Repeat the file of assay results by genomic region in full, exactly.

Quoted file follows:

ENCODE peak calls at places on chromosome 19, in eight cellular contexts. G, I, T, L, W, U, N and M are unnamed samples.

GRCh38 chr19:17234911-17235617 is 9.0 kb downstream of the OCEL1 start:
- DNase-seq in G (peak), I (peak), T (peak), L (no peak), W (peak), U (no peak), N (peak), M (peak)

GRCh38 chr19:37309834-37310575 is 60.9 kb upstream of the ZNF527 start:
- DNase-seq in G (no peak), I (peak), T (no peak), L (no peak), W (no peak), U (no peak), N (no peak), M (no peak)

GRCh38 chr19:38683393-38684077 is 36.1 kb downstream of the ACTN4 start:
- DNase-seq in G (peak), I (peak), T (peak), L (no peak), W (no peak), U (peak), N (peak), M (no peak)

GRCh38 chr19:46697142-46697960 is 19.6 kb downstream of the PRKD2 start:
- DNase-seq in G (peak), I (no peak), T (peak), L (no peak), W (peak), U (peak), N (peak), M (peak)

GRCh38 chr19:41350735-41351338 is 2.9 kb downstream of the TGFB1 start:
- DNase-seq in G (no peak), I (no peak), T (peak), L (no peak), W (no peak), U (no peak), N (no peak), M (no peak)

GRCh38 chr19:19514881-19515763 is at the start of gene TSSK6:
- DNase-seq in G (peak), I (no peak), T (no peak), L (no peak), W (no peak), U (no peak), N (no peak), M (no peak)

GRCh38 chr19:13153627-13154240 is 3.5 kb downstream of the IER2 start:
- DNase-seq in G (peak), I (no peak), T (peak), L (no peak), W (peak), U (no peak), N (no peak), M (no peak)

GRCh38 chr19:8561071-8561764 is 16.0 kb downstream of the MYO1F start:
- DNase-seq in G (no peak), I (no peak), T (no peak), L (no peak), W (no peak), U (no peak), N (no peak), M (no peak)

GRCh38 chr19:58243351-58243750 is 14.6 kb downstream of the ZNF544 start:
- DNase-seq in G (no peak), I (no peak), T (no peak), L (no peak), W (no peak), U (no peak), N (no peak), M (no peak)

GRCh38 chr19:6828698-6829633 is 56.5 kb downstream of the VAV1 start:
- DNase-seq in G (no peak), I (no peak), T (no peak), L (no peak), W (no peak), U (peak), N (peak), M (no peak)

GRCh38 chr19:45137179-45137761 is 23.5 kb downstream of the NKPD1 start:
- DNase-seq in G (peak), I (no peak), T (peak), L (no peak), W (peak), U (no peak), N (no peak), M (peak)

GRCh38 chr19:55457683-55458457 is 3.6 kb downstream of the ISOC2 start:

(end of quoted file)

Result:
ENCODE peak calls at places on chromosome 19, in eight cellular contexts. G, I, T, L, W, U, N and M are unnamed samples.

GRCh38 chr19:17234911-17235617 is 9.0 kb downstream of the OCEL1 start:
- DNase-seq in G (peak), I (peak), T (peak), L (no peak), W (peak), U (no peak), N (peak), M (peak)

GRCh38 chr19:37309834-37310575 is 60.9 kb upstream of the ZNF527 start:
- DNase-seq in G (no peak), I (peak), T (no peak), L (no peak), W (no peak), U (no peak), N (no peak), M (no peak)

GRCh38 chr19:38683393-38684077 is 36.1 kb downstream of the ACTN4 start:
- DNase-seq in G (peak), I (peak), T (peak), L (no peak), W (no peak), U (peak), N (peak), M (no peak)

GRCh38 chr19:46697142-46697960 is 19.6 kb downstream of the PRKD2 start:
- DNase-seq in G (peak), I (no peak), T (peak), L (no peak), W (peak), U (peak), N (peak), M (peak)

GRCh38 chr19:41350735-41351338 is 2.9 kb downstream of the TGFB1 start:
- DNase-seq in G (no peak), I (no peak), T (peak), L (no peak), W (no peak), U (no peak), N (no peak), M (no peak)

GRCh38 chr19:19514881-19515763 is at the start of gene TSSK6:
- DNase-seq in G (peak), I (no peak), T (no peak), L (no peak), W (no peak), U (no peak), N (no peak), M (no peak)

GRCh38 chr19:13153627-13154240 is 3.5 kb downstream of the IER2 start:
- DNase-seq in G (peak), I (no peak), T (peak), L (no peak), W (peak), U (no peak), N (no peak), M (no peak)

GRCh38 chr19:8561071-8561764 is 16.0 kb downstream of the MYO1F start:
- DNase-seq in G (no peak), I (no peak), T (no peak), L (no peak), W (no peak), U (no peak), N (no peak), M (no peak)

GRCh38 chr19:58243351-58243750 is 14.6 kb downstream of the ZNF544 start:
- DNase-seq in G (no peak), I (no peak), T (no peak), L (no peak), W (no peak), U (no peak), N (no peak), M (no peak)

GRCh38 chr19:6828698-6829633 is 56.5 kb downstream of the VAV1 start:
- DNase-seq in G (no peak), I (no peak), T (no peak), L (no peak), W (no peak), U (peak), N (peak), M (no peak)

GRCh38 chr19:45137179-45137761 is 23.5 kb downstream of the NKPD1 start:
- DNase-seq in G (peak), I (no peak), T (peak), L (no peak), W (peak), U (no peak), N (no peak), M (peak)

GRCh38 chr19:55457683-55458457 is 3.6 kb downstream of the ISOC2 start: